Try to remember the 5 Senses approach to cat intros.
  1. Hearing ...where the cats can hear each other, but not see each other.
  2. then Scent....and especially the 'swapping the scents, mingling the scents' and 'allowing all the new kitten's scents to be all over the home'...so much so...that your resident cat will recognize and accept the new cat as part of her territory. This is the part where "Scent swaps" and "Room Swaps" are practiced to get both cats' scents everywhere.
  3. Visual is next, but you are still doing Scent Exchange, and rewarding any good interactions with treats/food/praise.
  4. Taste is using food and treats to make positive associations and encourage more Acceptance.
  5. Finally, Touch,....is when you've observed that your resident cat is not longer bothered by the smells, or sight of the new kitten running around erratically, ..and you've noticed a huge decrease in your resident cat's fear responses.
 
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Moggielady

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Hello Lily. Thank you for posting on my thread & I wanted to come and reply here. I completely sympathise and really respond to the sense of discouragement and stress. I've had a few teary moments with Audrey and Elliot, just feeling terrible that neither of them have got things how they want them. I think Cat Nap is right to try and maintain a sense of humour, & I'd also say try to enjoy and be glad of the little moments that go well: playing with your kitten or getting some strokes with the resident cat. I don't have much practical advice because I am figuring all this out myself! ArtNJ's advice about finding a way to let the cats watch one another without meeting is something he also suggested to me and it's been good to see Audrey's hissing and growling reduce a bit over a few days of observation without the kitten being in any danger. Hang on in there. Everyone says that it can take a long time for cats to adjust so patience and I know it sounds stupid but it helps me to remember that they don't 'think' in the way that we do, i.e. Audrey is not up there in the bedroom meditating on how much she resents me for replacing her with a new kitten, she just instinctively wants to be sure that her food and water and litter tray are still hers, and eventually she will realise that and calm down. So I am trying to tell myself :)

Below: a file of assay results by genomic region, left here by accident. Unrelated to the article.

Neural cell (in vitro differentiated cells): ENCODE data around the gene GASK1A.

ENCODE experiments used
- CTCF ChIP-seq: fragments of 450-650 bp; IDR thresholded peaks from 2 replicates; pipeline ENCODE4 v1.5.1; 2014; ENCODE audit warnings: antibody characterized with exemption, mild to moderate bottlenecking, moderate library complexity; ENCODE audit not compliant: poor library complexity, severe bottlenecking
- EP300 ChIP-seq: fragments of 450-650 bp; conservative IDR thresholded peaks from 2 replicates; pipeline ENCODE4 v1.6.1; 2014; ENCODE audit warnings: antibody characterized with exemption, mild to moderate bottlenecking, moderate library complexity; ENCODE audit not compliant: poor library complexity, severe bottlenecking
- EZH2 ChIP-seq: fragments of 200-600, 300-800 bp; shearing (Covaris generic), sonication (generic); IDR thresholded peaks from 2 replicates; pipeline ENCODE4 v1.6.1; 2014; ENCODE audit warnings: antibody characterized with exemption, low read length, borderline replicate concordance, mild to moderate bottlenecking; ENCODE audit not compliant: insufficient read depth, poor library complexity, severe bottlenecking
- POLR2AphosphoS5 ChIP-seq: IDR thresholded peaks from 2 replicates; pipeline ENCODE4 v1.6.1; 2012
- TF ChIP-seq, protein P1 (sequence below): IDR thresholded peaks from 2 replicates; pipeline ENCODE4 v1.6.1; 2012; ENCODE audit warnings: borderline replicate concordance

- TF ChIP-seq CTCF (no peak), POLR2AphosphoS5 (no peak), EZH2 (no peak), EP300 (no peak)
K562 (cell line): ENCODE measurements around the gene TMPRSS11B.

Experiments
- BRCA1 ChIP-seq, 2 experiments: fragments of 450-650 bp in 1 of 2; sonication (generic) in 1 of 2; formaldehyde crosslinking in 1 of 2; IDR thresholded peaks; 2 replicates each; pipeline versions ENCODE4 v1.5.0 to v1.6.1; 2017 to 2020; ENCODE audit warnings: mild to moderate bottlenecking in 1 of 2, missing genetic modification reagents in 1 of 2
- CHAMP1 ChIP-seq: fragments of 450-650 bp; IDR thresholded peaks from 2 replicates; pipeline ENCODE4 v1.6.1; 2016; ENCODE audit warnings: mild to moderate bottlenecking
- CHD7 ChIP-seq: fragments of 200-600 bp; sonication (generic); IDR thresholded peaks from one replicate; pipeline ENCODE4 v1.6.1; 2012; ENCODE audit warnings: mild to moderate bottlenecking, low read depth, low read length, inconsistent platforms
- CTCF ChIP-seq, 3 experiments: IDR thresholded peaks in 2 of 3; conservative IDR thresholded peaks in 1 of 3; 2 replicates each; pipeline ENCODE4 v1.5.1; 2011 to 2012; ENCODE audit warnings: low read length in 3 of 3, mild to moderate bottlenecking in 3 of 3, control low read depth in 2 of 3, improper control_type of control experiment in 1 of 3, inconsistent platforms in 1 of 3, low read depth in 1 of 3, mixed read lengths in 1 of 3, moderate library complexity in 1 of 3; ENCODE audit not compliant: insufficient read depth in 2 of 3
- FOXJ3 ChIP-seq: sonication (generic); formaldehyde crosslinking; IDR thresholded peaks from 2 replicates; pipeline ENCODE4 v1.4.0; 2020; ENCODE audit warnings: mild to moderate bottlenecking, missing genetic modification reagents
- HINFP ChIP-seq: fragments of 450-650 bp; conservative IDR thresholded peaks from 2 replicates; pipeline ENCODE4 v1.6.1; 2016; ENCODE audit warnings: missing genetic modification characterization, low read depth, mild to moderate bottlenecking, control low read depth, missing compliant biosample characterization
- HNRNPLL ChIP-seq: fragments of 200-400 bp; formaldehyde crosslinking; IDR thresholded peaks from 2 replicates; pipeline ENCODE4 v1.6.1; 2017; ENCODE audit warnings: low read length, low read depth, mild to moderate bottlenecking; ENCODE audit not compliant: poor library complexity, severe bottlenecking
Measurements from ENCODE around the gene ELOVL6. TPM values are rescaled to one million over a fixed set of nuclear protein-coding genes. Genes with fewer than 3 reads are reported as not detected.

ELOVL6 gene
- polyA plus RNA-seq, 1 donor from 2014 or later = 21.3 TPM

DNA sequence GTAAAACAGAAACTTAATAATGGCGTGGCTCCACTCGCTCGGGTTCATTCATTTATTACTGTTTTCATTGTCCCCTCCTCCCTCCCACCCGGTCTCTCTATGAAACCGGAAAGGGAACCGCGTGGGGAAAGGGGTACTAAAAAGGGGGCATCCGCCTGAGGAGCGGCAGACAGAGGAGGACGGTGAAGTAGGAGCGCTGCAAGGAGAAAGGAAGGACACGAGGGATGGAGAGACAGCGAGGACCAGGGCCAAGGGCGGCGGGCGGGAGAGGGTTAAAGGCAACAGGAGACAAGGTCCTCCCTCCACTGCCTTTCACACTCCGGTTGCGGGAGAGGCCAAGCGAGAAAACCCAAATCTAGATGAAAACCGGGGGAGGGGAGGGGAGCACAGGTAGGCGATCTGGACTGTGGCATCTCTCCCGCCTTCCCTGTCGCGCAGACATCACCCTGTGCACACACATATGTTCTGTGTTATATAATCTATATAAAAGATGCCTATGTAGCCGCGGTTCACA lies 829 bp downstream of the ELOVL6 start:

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lily2021